Today's post-FOMC meeting analysis has two components: policy statement and Chairman Bernanke's press conference. Starting with the policy statement, the Fed held the federal funds rate unchanged at the narrow band of 0 to ¼ percent. There were no dissents, although in recent speeches, Fed Presidents Plosser and Fisher (both voting members) had voiced their concern about imminent inflationary pressures.
The Fed's views about the economy shows a minor difference from the March 15 policy statement. The first sentence of the today's policy statement describes the economic recovery as "proceeding at a moderate pace." The March statement upgraded the economic recovery to be on "firmer footing" from the January 2011 statement which simply noted that the "economic recovery is continuing."
The Fed's take on spending components of GDP was left intact, with housing sector continuing to be depicted as "depressed" and household expenditures and equipment and software outlays as expanding The Fed indicated that "inflation has picked up in recent months" but continues to view higher prices of energy and other commodities as "transitory." Rhetoric about closely tracking inflation and inflation expectations was retained in today's statement.
The policy statement settled the uncertainty about whether the Fed will complete the $600 billion purchase of Treasury securities, referred to as QE2, by noting that it "will complete" these planned purchases.
There was no change to the Fed's near term outlook for monetary policy as the phrase "low levels for federal funds rate for an extended period" continues to be part of the policy statement.
The much awaited first press conference of Chairman Bernanke after an FOMC meeting revealed that the Fed plans to reinvest maturing securities and maintain the size of the balance sheet. Effectively, the amount of monetary policy easing will be unchanged after the completion of the $600 billion purchase. The Fed's balance sheet as of April 20 stood at $2.67 trillion (see Chart 1). The Fed has purchased $548 billion of the $600 billion target so far.
The looming question at the present time is the course of monetary policy if oil prices continue to advance. Chairman indicated that the Fed expects oil prices to stabilize and trend down. In the event that this does not occur, Chairman Bernanke noted that the evolution of inflation expectations would be the Fed's guide to monetary policy action. He went on to add that if inflation expectations fail to be stable and well anchored (which is the case at present) the Fed will have to take action. The five and 10-year break-evens obtained from Treasury inflation-protected securities are currently at levels seen prior to the onset of the financial crisis (see Chart 2). Markets will be tracking these levels closely in the days and months ahead.
Chairman Bernanke responded to a question about the meaning of the phrase "extended period" by noting that it would imply the Fed is unlikely to take any action for a "couple of meetings." June 21-22, August 9 and September 20 are dates of the next three meetings of the FOMC.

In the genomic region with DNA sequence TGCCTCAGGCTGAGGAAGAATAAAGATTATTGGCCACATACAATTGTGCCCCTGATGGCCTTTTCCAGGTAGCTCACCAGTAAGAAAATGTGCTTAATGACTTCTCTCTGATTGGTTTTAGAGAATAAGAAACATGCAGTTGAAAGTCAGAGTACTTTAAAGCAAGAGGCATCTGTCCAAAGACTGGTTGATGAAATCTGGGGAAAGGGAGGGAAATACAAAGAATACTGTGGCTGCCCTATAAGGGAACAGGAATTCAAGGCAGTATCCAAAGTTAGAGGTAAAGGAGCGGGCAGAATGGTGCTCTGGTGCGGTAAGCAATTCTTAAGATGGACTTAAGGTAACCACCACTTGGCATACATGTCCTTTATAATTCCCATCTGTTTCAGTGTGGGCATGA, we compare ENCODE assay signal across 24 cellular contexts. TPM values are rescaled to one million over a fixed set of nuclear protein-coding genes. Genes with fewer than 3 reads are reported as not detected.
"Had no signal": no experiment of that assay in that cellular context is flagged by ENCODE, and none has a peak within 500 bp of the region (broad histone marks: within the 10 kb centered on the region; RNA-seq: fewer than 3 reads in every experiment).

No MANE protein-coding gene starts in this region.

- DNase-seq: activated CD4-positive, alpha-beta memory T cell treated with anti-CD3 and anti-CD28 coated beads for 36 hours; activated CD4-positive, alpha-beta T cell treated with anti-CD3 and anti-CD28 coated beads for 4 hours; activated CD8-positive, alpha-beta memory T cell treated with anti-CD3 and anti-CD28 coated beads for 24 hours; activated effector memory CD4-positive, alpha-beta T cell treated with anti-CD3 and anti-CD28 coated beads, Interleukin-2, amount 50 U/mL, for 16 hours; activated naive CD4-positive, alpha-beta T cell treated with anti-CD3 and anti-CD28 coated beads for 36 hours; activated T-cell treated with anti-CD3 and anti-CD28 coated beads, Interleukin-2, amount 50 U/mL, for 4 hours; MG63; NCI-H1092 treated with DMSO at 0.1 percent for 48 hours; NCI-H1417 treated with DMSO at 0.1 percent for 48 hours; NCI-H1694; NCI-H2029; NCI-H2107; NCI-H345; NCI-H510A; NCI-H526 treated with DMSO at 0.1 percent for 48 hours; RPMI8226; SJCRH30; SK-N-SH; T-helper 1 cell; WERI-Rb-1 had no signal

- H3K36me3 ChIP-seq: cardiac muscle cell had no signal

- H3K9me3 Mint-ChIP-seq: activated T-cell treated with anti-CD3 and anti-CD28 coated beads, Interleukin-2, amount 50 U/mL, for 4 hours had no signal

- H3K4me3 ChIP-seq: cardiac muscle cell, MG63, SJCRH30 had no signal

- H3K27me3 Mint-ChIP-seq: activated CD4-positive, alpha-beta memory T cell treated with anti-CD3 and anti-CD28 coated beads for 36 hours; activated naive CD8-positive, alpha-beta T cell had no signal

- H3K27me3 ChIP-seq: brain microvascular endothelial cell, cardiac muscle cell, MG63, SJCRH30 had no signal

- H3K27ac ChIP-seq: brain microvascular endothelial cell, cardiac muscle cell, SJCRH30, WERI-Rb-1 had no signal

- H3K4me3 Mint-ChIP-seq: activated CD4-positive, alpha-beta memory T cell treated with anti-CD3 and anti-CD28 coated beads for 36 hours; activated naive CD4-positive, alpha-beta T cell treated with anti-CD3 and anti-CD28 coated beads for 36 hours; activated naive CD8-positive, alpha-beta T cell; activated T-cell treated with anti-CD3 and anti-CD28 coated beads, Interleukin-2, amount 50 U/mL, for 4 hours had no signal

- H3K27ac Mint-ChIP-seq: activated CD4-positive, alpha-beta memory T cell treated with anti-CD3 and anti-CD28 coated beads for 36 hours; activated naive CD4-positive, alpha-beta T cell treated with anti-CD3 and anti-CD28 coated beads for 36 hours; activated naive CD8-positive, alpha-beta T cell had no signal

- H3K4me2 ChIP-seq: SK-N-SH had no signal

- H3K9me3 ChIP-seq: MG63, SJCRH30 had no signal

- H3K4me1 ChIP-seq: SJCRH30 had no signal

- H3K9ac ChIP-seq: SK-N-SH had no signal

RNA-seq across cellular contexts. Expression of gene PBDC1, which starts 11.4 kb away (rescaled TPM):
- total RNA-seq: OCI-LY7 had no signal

There are many unanswered questions about the Fed's exit strategy such as the actions it is likely to take to tighten monetary policy when economic conditions improve and inflation is a threat. Chairman Bernanke pointed out that the early step would be to stop reinvesting all or some part of maturing securities. In other words, if maturing securities are not replaced, the action would be akin to open market sale of securities, the action the Fed typically takes to tighten monetary policy.
The Fed also made available its latest forecast of real GDP growth, inflation, and unemployment rate today. The Fed has lowered projections of real GDP growth for 2011and raised estimates of the unemployment rate, overall inflation, and core inflation for 2011 (see table below) compared with the predictions published in January 2011.
Strong Rebound of Durable Goods Orders in March
Orders of durable goods moved up 2.5% after a small increase of 0.7% in March. The increase in orders reflects widespread gains among the major components. Orders of motor vehicles (+3.7%), primary metals (+3.9%), machinery (+4.2%), electrical equipment (+3.1%), and civilian aircraft (+0.9%) advanced, with bookings of computers and electronic products as the only component posting a decline (-1.1%).
Shipments of durable goods rose 1.8%, the strongest reading since December 2010. Shipments of non-defense capital goods excluding aircraft moved up 3.5% during March after a 0.5% gain in February. The most important aspect of today's report is that shipments and orders of durable goods (see Chart 3) have both risen significantly in March compared with year ago levels such that the decelerating trend of recent months has changed to that of an accelerating trend.
The opinions expressed herein are those of the author and do not necessarily represent the views of The Northern Trust Company. The Northern Trust Company does not warrant the accuracy or completeness of information contained herein, such information is subject to change and is not intended to influence your investment decisions.